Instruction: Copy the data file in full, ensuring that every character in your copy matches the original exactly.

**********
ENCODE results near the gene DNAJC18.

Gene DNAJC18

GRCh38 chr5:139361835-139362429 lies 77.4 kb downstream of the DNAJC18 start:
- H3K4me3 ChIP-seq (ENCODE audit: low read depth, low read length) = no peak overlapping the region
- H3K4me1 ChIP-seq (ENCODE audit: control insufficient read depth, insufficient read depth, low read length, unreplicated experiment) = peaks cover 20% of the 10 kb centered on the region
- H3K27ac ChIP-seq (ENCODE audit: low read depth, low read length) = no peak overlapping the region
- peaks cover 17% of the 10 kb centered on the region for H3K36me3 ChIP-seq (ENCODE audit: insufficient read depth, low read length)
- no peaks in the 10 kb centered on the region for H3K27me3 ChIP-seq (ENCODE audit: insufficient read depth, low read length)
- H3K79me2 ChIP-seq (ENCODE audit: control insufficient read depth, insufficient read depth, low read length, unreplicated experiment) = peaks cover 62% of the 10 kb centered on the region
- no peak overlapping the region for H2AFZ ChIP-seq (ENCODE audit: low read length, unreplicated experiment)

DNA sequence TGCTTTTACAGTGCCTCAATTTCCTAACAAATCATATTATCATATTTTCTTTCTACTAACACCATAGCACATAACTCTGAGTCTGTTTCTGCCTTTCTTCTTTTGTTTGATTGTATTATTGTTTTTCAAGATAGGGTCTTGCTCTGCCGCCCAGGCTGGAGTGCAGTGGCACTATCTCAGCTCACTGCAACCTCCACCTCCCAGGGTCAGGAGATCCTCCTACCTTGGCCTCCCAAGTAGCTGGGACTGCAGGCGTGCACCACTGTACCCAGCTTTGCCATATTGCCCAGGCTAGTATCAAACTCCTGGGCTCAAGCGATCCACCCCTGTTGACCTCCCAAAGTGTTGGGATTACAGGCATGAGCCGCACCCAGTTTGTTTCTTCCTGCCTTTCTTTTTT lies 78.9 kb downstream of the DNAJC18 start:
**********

ENCODE results near the gene DNAJC18.

Gene DNAJC18

GRCh38 chr5:139361835-139362429 lies 77.4 kb downstream of the DNAJC18 start:
- H3K4me3 ChIP-seq (ENCODE audit: low read depth, low read length) = no peak overlapping the region
- H3K4me1 ChIP-seq (ENCODE audit: control insufficient read depth, insufficient read depth, low read length, unreplicated experiment) = peaks cover 20% of the 10 kb centered on the region
- H3K27ac ChIP-seq (ENCODE audit: low read depth, low read length) = no peak overlapping the region
- peaks cover 17% of the 10 kb centered on the region for H3K36me3 ChIP-seq (ENCODE audit: insufficient read depth, low read length)
- no peaks in the 10 kb centered on the region for H3K27me3 ChIP-seq (ENCODE audit: insufficient read depth, low read length)
- H3K79me2 ChIP-seq (ENCODE audit: control insufficient read depth, insufficient read depth, low read length, unreplicated experiment) = peaks cover 62% of the 10 kb centered on the region
- no peak overlapping the region for H2AFZ ChIP-seq (ENCODE audit: low read length, unreplicated experiment)

DNA sequence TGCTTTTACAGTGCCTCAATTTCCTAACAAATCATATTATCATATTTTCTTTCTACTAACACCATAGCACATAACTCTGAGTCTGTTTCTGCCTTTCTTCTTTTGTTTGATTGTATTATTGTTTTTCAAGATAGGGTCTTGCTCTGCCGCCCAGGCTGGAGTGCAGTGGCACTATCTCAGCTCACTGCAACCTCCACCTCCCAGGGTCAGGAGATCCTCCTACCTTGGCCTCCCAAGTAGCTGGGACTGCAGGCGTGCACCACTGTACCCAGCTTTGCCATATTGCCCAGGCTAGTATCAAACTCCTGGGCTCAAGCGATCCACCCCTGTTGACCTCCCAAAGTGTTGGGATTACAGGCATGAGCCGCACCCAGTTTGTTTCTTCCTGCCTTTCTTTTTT lies 78.9 kb downstream of the DNAJC18 start: